In the second stanza, Rich uses domestic metaphors to illuminate the torturous and slave-like aspect of what she terms in her essay ‘all enforced conditions under which women live subject to men.’  She imagines the woman to be hearing ‘probably angels’ who tell her to be impatient, to be insatiable, and to save herself because she cannot save others.  The angels in the house tell her that the woman is barely conscious of hurting herself in the hot water from the tap or the fire from a matchstick or the stream from a kettle.  But the probably angels say to her that she is already so emotionally and perhaps even physically bruised and battered that ‘nothing hurts her anymore.’
            In the third section, Rich speaks of the old nature argument about women.  She says that women are biologically inferior, the weaker sex.  For a ‘thinking woman’ as Rich notes, her menial labour is enough to cause nightmares (‘Sleeps with monsters’).  Even, it may be implied from the poem, thoughts of death.  “The beak that grips her” implies that women are in fact keeping themselves trapped out of fear of alienation.  In other words, the role of women is governed by social restrictions which have been dictated by men.  In “Snapshots,” Rich emphasizes this submission to convention by listening the contents of Nature’s “streamer-trunk of temporal and mores” (times and customs).  The objects that are commonly supposed to represent femininity, such as flowers and ‘female pills’ (menstruation pills) conspicuously hide the ‘terrible breasts of Boadica,’ represent of women’s real power and strength.  Instead of attacking the true enemy, man, women waste much of their energy attacking each other, like furies deprived of their rightful quarry.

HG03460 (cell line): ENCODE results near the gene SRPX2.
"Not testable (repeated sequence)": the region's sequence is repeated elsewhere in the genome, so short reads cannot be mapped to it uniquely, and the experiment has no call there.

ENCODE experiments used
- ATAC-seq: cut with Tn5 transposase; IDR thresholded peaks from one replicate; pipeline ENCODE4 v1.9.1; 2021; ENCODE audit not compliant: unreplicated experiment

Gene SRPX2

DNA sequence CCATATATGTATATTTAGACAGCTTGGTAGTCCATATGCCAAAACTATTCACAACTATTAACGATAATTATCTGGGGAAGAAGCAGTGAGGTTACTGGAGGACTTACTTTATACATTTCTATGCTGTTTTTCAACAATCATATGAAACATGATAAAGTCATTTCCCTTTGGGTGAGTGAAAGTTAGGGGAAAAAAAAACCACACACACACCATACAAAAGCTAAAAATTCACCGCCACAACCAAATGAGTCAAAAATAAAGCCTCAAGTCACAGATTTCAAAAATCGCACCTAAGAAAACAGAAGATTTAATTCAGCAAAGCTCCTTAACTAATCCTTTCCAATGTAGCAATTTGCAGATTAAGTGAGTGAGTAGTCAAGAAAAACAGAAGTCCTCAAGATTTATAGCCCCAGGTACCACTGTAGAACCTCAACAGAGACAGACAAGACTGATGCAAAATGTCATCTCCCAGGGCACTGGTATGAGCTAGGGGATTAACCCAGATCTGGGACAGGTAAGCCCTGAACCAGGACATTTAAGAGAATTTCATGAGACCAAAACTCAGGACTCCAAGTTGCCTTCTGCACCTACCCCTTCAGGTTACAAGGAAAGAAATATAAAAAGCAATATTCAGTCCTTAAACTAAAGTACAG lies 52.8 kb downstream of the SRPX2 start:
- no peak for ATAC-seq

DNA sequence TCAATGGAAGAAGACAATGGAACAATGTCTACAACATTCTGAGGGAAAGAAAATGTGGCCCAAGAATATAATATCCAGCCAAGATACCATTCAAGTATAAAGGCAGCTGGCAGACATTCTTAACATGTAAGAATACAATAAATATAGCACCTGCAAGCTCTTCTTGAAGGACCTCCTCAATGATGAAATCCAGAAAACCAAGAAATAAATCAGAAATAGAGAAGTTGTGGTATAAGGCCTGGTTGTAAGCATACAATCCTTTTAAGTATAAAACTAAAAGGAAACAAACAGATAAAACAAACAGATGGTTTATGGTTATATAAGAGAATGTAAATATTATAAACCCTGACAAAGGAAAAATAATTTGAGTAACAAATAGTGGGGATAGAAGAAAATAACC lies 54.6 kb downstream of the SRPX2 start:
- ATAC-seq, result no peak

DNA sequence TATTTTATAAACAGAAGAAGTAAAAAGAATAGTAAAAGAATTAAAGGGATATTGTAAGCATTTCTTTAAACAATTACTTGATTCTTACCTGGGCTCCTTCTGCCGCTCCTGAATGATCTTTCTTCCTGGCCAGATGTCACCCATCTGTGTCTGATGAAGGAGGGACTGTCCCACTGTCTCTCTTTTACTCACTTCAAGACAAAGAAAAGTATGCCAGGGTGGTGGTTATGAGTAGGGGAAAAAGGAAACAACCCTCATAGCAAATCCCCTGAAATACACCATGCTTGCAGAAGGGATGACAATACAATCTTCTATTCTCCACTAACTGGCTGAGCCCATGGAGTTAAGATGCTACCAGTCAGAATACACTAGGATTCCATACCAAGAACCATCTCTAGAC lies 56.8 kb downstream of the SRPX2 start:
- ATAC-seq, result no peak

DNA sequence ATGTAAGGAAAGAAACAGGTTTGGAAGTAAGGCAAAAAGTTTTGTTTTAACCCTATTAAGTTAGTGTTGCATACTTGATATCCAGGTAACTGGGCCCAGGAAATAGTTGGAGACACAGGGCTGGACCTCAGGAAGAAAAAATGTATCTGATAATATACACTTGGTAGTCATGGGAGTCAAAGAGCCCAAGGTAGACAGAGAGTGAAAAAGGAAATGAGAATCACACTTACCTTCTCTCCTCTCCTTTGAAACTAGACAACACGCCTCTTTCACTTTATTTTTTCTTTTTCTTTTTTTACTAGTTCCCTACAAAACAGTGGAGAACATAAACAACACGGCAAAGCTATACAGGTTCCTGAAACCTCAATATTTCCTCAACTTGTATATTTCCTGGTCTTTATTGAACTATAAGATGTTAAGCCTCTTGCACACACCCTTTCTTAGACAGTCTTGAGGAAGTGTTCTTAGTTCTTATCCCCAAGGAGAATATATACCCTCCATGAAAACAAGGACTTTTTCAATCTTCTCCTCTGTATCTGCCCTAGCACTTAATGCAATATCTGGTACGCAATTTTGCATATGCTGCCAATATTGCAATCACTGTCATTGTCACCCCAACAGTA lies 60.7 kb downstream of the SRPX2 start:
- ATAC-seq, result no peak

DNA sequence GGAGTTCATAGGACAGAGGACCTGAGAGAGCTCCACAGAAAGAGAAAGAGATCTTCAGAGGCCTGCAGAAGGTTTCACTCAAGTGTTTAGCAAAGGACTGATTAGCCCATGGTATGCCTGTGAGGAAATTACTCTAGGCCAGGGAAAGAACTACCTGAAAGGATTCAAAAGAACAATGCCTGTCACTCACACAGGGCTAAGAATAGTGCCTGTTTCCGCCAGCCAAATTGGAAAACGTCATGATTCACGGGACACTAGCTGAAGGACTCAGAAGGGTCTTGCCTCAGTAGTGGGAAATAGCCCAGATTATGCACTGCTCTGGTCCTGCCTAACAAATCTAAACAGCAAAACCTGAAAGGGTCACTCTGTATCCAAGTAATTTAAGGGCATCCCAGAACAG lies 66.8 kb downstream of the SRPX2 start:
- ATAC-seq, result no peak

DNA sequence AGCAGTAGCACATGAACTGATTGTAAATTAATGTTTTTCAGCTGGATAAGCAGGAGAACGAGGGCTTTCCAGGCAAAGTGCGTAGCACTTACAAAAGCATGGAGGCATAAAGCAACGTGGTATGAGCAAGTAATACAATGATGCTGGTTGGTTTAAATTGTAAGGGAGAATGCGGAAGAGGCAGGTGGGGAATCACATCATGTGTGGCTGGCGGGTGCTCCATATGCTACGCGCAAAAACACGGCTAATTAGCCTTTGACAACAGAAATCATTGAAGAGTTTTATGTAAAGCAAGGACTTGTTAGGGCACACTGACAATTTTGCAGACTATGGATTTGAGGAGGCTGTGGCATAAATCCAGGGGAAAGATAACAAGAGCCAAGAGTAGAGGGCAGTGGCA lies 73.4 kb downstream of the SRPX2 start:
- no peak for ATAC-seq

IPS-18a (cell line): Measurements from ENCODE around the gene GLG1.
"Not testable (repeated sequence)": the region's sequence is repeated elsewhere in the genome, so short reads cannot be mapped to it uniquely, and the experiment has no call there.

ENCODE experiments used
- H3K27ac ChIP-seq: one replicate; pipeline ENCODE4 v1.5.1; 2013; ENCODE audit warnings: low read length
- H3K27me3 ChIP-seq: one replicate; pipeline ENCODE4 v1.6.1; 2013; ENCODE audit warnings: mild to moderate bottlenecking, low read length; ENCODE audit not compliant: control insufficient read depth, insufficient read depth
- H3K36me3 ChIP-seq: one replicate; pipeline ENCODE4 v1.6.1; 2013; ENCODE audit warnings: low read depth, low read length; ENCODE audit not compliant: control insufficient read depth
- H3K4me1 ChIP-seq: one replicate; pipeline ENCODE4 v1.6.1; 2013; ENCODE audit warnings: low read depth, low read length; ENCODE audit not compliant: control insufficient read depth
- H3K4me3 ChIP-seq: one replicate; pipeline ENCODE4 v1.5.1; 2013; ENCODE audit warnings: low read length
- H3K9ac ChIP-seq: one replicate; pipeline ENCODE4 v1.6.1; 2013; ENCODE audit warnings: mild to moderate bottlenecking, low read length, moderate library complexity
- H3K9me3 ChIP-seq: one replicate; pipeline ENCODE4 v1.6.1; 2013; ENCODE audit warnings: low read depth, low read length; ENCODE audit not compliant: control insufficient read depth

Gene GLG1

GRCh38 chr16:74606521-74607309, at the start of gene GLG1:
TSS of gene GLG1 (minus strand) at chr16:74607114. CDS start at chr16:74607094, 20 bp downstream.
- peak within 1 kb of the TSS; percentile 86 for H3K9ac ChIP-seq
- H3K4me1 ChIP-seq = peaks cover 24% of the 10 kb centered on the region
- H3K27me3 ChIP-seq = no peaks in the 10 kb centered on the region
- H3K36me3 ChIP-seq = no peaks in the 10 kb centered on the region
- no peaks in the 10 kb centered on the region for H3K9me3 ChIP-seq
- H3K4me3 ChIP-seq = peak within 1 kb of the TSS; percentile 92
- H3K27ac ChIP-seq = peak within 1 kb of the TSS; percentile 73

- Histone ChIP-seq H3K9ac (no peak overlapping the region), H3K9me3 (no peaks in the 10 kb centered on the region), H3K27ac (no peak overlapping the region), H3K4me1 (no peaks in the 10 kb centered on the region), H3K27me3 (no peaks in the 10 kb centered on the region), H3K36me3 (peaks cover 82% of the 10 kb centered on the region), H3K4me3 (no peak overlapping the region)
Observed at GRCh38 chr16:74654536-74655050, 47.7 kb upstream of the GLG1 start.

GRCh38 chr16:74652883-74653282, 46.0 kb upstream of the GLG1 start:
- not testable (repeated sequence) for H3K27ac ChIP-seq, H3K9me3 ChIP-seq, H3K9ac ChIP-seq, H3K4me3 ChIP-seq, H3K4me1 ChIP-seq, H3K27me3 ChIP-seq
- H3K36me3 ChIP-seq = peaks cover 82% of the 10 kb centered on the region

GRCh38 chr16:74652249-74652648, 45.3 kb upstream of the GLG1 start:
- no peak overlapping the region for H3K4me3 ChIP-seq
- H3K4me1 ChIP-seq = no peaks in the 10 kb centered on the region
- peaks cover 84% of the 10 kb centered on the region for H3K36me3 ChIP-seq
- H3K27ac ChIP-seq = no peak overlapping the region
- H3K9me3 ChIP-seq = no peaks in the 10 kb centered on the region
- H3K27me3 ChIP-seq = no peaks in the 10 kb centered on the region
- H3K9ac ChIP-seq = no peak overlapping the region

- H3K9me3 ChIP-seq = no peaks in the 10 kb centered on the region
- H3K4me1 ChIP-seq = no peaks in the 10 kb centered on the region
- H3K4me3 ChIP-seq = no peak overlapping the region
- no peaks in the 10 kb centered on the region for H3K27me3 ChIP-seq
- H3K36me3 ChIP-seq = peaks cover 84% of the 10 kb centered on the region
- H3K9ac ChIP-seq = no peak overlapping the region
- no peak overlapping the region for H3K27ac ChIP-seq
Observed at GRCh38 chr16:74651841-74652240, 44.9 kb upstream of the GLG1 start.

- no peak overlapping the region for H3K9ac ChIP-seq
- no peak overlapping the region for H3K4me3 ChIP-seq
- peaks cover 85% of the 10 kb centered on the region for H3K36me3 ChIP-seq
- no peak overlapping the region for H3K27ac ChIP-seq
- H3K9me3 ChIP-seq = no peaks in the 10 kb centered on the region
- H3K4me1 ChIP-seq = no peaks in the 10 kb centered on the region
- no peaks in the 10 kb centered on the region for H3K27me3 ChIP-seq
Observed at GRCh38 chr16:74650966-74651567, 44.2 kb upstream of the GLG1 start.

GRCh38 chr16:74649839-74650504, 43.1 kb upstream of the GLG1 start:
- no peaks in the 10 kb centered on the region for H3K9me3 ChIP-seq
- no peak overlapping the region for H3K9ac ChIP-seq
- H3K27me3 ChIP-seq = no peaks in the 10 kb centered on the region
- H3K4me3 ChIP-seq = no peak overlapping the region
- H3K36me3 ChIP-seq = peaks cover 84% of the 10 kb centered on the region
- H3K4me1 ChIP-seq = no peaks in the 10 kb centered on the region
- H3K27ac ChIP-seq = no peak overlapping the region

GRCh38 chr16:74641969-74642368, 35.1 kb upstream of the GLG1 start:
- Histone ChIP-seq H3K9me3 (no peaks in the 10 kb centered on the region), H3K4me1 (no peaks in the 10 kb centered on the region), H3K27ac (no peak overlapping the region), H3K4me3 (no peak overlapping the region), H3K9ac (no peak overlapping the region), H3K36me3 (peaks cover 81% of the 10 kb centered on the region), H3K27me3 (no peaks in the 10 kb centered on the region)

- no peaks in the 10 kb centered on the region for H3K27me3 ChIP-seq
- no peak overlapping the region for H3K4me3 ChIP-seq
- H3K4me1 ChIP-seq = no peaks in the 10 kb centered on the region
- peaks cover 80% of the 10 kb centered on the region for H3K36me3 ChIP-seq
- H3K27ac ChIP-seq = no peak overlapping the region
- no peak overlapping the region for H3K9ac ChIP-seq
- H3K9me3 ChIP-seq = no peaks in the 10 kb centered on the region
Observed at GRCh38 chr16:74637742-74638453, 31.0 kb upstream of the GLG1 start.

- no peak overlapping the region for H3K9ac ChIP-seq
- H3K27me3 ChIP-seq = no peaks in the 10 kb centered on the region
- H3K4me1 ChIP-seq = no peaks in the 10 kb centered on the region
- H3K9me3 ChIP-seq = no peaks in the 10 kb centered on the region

In the fourth stanza, Rich imagines the life of another thinking woman, Emily Dickinson and a favourite of hers.  This nineteenth century reclusive American poetess lived in Amherst, Massachusetts, all her life.  One of her poem begins with the line ‘My Life has stood a loaded gun’ – yet for all her genius, she was surrounded not by fellow poets and writers, but by pans containing boiling jellies, by dusters and by irons – household paraphernalia.
            In the fifth section, the woman is trying to confirm to patriarchal stereotype of the sweetly smiling, softly speaking lady shaving her legs so that her body hair doesn’t disturb the men’s delicate sensibilities.  But even as she shaves her legs, she is aware that they shine like the tusks of a dead, prehistoric animal, the mammoth.  In other words, she realizes that by conforming to male stereotypes of women, she is trying to conform to something outdated and lifeless, something that denies her own individuality. 
            In part six, Rich suggests that women are somehow always positioned outside the hub of things as a creature only to love and serve and perhaps see to the household accounts – men, nature’s ‘superior’ creations.  Nature is personified as a woman, with grown sons and all women are her daughters-in-law rather than her daughters.  Through this image, Rich is suggesting that patriarchal tradition has always seen women in a subordinate position to men and that they have presented this subordinate position as something natural than something created.  Being ironic, Rich doesn’t believe in these myths propagated by patriarchy.